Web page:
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Microsoft's New Windows 10 IoT Core Pro Could Spell Trouble For Security

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Microsoft's Windows 10 IoT Core Pro version is designed to allow OEMS to defer and control updates through Windows Server Update Services (WSUS).

The latest version has just been announced by the company in a blog post, stating that it is introducing a new Windows 10 IoT Core Pro to bring flexibility to their partners and customers. The company hopes that the new Pro version will be able to meet the servicing needs of OEMs and ODMs and that it will help ensure the security and better management of devices.

"Window 10 IoT Core provides an optimized platform for building smaller and low cost industry devices like IoT gateways," wrote Billy Anders, partner director of Program Management at Windows IoT, in a blog post.

Microsoft also announced the commercial availability of Windows 10 IoT Core to all device builders. This would mean that similar to the Pro version, it would also be available to both OEMs and ODMs.

"We are working with our ecosystem partners to provide you, as a developer, with the hardware and software options you need to be successful in this market," said Microsoft.

Launched in August, Windows 10 IoT Core's vanilla version also received a number of tweaks as mentioned in the blog post. These include the new "direct memory access bus' driver" for running native code in order to bring major performance improvements in GPIO; full support for the TX/RX pins of Raspberry Pi 2 owners; and support for WiFi chipsets RTL8188EU and RTL8192EU of Realtek.

What differentiates the IoT Core and the IoT Core Pro version is that the latter features the ability to defer and control updates through the WSUS.

Being able to defer updates can be good if OEMs of connected things decide not to implement them for the purpose of testing them and ensuring that things will not break.

However, the trouble can begin when a thing-maker decides to implement a delay on the updates which will eventually result to a deprivation of fixes on connected things.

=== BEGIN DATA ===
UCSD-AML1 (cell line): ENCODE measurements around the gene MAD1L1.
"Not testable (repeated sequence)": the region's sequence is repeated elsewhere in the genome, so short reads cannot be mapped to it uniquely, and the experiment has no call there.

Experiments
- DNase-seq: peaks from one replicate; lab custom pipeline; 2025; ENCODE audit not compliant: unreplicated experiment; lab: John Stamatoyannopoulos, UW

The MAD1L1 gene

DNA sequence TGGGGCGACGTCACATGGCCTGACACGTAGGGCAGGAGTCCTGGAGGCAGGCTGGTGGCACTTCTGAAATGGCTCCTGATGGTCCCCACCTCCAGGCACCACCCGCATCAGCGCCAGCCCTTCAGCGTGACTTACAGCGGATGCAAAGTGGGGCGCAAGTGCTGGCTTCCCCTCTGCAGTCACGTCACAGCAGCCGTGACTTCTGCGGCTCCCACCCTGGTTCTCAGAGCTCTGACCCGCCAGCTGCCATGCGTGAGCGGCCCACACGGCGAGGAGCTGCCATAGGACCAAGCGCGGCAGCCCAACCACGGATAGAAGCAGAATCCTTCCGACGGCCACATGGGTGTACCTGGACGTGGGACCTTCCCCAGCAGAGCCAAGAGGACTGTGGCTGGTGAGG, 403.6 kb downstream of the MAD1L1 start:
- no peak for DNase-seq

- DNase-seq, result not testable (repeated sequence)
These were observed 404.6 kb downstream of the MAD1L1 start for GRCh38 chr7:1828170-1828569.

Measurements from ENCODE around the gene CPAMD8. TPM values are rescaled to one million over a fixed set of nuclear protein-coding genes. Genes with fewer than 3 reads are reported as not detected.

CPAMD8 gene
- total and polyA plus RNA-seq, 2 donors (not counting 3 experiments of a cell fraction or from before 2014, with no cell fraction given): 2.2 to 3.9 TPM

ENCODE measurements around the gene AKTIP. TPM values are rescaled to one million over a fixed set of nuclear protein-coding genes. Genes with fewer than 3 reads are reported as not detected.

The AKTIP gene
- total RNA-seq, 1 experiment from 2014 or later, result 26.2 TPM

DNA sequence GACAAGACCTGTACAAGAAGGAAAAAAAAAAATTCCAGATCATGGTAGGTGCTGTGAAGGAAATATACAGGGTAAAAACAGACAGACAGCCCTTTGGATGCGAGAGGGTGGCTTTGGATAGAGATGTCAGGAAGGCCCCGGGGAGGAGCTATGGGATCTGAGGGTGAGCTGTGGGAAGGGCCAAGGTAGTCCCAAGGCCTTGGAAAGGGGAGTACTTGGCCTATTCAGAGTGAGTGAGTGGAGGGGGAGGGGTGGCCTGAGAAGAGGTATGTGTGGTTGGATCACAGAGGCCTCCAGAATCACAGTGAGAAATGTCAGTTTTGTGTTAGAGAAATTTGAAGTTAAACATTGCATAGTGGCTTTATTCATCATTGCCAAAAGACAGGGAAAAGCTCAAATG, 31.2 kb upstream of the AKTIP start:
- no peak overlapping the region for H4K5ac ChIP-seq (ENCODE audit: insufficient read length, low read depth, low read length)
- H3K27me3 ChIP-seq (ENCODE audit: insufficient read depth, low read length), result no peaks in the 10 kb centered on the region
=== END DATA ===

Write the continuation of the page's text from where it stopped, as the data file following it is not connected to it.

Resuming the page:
OEMs of connected things are known to have a bad track record in terms of implementing patches. Researchers are also saying that third-party drivers that are installed through Windows update pose security risks. Currently, there are over 25,000 potential USB drivers which users can download. This can range from drivers that are duplicates, generic and obsolete.

According to Microsoft, they have included an in-box driver that is designed for the FTDI USB-to-serial chipset "because many devices use that as the interface port for controlling them (for example, Home Automation Systems)."

Microsoft also added support to more Wi-Fi dongles. This includes support to the official Raspberry Pi Wi-Fi dongle and a pair of Realtek Wi-Fi chipsets which are regularly found in several other dongles such as the TP-LINK TL_WN725N. The company said that the added support will allow users to connect their Windows 10 IoT Core device to the Internet a whole lot easier.

Paul Stone, principal consultant of Context Information Security, said that some third-party drivers can have vulnerabilities which can be exploited by hackers.

"We have started to download and investigate some 2,284 third-party drivers," said Stone. "Our concern is that when plugging in a USB device, some of these drivers may have vulnerabilities that could be exploited for malicious purposes. Everyone is familiar with the 'searching for Drivers' and 'Windows Update' dialog boxes on their desktops - but these seemingly innocuous windows may be hiding some serious threats."

In the meantime, the Ministry of the Interior IT security office in Berlin said in a draft document that poorly-secured consumer routers can result to mass compromise of users. It expressed how the increased functionality of SOHO routers such as VOIP calls capability and network attached storage will require stronger security measures. When attacked, users can be faced with a number of issues such as being denied of net access, being enslaved into botnets and dealing with premium phone calls that they did not make.    

Other current releases of Microsoft include the Windows 10 IoT Enterprise version which had a summer release and the Windows 10 IoT Mobile Enterprise which was released in November 2015.

"We are continuing to evolve our commercial platform ecosystem working closely with key partners and through continued engagement with our OEMs and makers," said Microsoft.

There's no information yet on when Microsoft will finally bring Windows 10 Industry for the company's embedded community.

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